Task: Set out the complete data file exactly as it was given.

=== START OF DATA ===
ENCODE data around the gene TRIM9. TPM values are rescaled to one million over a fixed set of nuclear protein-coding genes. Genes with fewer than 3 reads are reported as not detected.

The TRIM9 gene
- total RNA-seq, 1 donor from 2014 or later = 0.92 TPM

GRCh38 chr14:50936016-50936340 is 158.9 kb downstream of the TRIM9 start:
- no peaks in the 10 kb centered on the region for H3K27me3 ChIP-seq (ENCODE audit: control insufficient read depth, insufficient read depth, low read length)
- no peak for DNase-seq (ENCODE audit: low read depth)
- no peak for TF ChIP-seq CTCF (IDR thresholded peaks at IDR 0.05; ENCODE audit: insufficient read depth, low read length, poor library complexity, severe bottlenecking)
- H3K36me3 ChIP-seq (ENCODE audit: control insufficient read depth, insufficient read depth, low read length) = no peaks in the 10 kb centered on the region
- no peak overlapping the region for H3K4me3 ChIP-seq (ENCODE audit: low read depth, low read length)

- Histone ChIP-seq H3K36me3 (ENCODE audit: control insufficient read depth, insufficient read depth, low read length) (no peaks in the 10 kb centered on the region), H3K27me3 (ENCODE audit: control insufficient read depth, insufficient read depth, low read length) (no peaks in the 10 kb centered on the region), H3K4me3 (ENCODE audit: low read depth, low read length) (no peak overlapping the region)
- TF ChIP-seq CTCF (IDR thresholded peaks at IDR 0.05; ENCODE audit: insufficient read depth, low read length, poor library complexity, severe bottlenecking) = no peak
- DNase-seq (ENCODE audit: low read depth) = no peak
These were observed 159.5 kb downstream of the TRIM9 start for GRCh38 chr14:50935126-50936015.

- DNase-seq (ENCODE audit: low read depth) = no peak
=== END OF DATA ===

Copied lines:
ENCODE data around the gene TRIM9. TPM values are rescaled to one million over a fixed set of nuclear protein-coding genes. Genes with fewer than 3 reads are reported as not detected.

The TRIM9 gene
- total RNA-seq, 1 donor from 2014 or later = 0.92 TPM

GRCh38 chr14:50936016-50936340 is 158.9 kb downstream of the TRIM9 start:
- no peaks in the 10 kb centered on the region for H3K27me3 ChIP-seq (ENCODE audit: control insufficient read depth, insufficient read depth, low read length)
- no peak for DNase-seq (ENCODE audit: low read depth)
- no peak for TF ChIP-seq CTCF (IDR thresholded peaks at IDR 0.05; ENCODE audit: insufficient read depth, low read length, poor library complexity, severe bottlenecking)
- H3K36me3 ChIP-seq (ENCODE audit: control insufficient read depth, insufficient read depth, low read length) = no peaks in the 10 kb centered on the region
- no peak overlapping the region for H3K4me3 ChIP-seq (ENCODE audit: low read depth, low read length)

- Histone ChIP-seq H3K36me3 (ENCODE audit: control insufficient read depth, insufficient read depth, low read length) (no peaks in the 10 kb centered on the region), H3K27me3 (ENCODE audit: control insufficient read depth, insufficient read depth, low read length) (no peaks in the 10 kb centered on the region), H3K4me3 (ENCODE audit: low read depth, low read length) (no peak overlapping the region)
- TF ChIP-seq CTCF (IDR thresholded peaks at IDR 0.05; ENCODE audit: insufficient read depth, low read length, poor library complexity, severe bottlenecking) = no peak
- DNase-seq (ENCODE audit: low read depth) = no peak
These were observed 159.5 kb downstream of the TRIM9 start for GRCh38 chr14:50935126-50936015.

- DNase-seq (ENCODE audit: low read depth) = no peak